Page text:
As he was growing up, Saquon Barkley spent many an NFL Sunday watching games on television with his father, especially those featuring his favorite team, the New York Jets, and his favorite running back, Curtis Martin, whom he wanted to be like.
Now, Barkley waits as the countdown to Thursday night's NFL draft reaches the time when his name will be called in the first round. Will it be Cleveland, or the New York Giants, or his beloved Jets?
What is certain, however, is that whatever team selects him, Barkley is going to be Barkley, a shifting, darting, stutter-stepping, swift, hurdling, pass-catching, all-purpose back who has the potential to blaze his own trail as one of the very best in the NFL, maybe surpassing the achievements of Martin and another one of his favorite players, Barry Sanders.
The hype has been overwhelming since Dec. 31, the day Barkley, a consensus all-American, announced he was giving up his final year of eligibility at Penn State to pursue his NFL dream. That came after a season in which he became the first player in Big Ten history to win offensive player of the year, running back of the year and returner of the year in the same season.
Barkley signed with Roc Nation at the home of Jay Z, the founder of the entertainment company, a visit he called "one of the coolest moments of my life." Then on Feb. 7, his 21st birthday, he signed a lucrative endorsement deal with Nike.
Barkley went on to the NFL combine, where he wowed scouts from all 32 NFL teams with an athletic ability rarely found in a sturdy 6-foot, 233-pound frame. He was timed in 4.40 seconds for the 40-yard dash, exhibited a 41-inch vertical leap, and bench-pressed 225 pounds 29 times.
Since then, he has worked hand-in-hand with Roc Nation to establish his brand and appear on pre-draft shows on ESPN. But on Thursday night, it will boil down to football. Barkley is considered by many to be the best running back to come out of college in the last 10 to 20 years.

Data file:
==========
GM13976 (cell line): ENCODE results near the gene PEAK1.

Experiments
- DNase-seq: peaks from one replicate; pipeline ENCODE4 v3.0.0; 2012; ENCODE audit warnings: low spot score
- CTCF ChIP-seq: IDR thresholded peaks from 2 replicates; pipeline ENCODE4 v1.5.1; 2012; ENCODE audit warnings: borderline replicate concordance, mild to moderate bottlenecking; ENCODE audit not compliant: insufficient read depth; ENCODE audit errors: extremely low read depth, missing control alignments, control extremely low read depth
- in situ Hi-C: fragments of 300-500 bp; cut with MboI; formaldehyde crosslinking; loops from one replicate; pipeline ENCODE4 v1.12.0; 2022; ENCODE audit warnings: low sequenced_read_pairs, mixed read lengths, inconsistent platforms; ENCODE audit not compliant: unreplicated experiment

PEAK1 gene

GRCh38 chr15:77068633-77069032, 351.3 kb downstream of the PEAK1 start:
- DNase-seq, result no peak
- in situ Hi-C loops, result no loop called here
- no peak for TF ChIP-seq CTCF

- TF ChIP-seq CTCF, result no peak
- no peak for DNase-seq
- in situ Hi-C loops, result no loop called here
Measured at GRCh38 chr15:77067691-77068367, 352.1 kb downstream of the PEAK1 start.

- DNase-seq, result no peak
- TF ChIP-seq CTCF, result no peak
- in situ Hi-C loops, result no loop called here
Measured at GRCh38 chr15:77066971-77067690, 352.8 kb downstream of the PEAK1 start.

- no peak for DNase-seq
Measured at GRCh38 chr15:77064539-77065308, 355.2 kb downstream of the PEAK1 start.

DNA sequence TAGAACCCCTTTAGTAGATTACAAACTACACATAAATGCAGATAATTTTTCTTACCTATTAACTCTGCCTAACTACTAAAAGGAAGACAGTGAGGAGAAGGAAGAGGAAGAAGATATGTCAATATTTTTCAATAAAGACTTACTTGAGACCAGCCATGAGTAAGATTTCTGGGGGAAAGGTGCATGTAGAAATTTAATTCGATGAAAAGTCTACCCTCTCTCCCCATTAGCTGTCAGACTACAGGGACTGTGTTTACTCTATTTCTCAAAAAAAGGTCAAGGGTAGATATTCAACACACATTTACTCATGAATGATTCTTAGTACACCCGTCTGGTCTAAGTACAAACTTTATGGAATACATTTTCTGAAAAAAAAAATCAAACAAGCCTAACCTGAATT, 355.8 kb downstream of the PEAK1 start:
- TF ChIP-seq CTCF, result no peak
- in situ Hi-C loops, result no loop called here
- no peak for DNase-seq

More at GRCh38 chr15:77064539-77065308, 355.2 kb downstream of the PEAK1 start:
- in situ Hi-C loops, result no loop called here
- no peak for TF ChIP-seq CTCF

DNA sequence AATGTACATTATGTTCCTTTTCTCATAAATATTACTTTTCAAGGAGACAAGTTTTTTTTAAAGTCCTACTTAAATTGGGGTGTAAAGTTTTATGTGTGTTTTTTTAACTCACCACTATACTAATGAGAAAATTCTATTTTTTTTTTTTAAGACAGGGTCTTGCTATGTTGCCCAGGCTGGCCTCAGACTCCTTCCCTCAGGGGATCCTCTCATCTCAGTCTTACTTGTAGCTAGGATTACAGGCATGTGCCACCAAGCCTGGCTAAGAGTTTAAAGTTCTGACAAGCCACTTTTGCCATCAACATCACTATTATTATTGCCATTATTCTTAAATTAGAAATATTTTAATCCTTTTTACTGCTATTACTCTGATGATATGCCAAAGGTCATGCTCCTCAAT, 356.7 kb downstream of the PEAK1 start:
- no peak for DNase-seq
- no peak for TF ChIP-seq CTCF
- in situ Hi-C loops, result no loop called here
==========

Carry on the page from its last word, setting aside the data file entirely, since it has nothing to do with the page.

NFL Network draft analyst Mike Mayock recently told the Inquirer and Daily News that he had Barkley rated higher at running back than three recent top-10 draft picks — Ezekiel Elliott, Leonard Fournette and Todd Gurley — and called him "as clean off the field as anybody in the draft."
"The bottom line is his lower-body strength and explosion are off the charts, which means his contact balance is, also," Mayock said. "He can catch the ball. He can pass-protect. He's a three-down back who can do it all."
Barkley rushed for 1,271 yards last season and finished his career at Penn State with 3,843, second in program history. He accounted for 23 touchdowns — 18 rushing, three receiving, two on kickoff returns — in 2017, when he finished second in the nation in all-purpose yards with 2,239.
What also has impressed NFL executives and scouts about Barkley is his humble demeanor. In his statement announcing that he would move on to the NFL, he thanked Penn State and said, "I will continue to work each and every day to continue to represent Penn State the right way as I move on to the next phase of my life." Nittany Lions coach James Franklin called him a "once-in-a-lifetime player" who has grown "into a fantastic young man."
As for the draft, there has been buzz that the Giants, picking second, might try to surround quarterback Eli Manning with talented offensive players to make another run at a Super Bowl, and thus will take Barkley over any of the available quarterbacks. But the Browns could pluck him with either of their two top-four picks, or the quarterback-needy Jets might decide to call his name at No. 3.
Barkley says it makes no difference to him.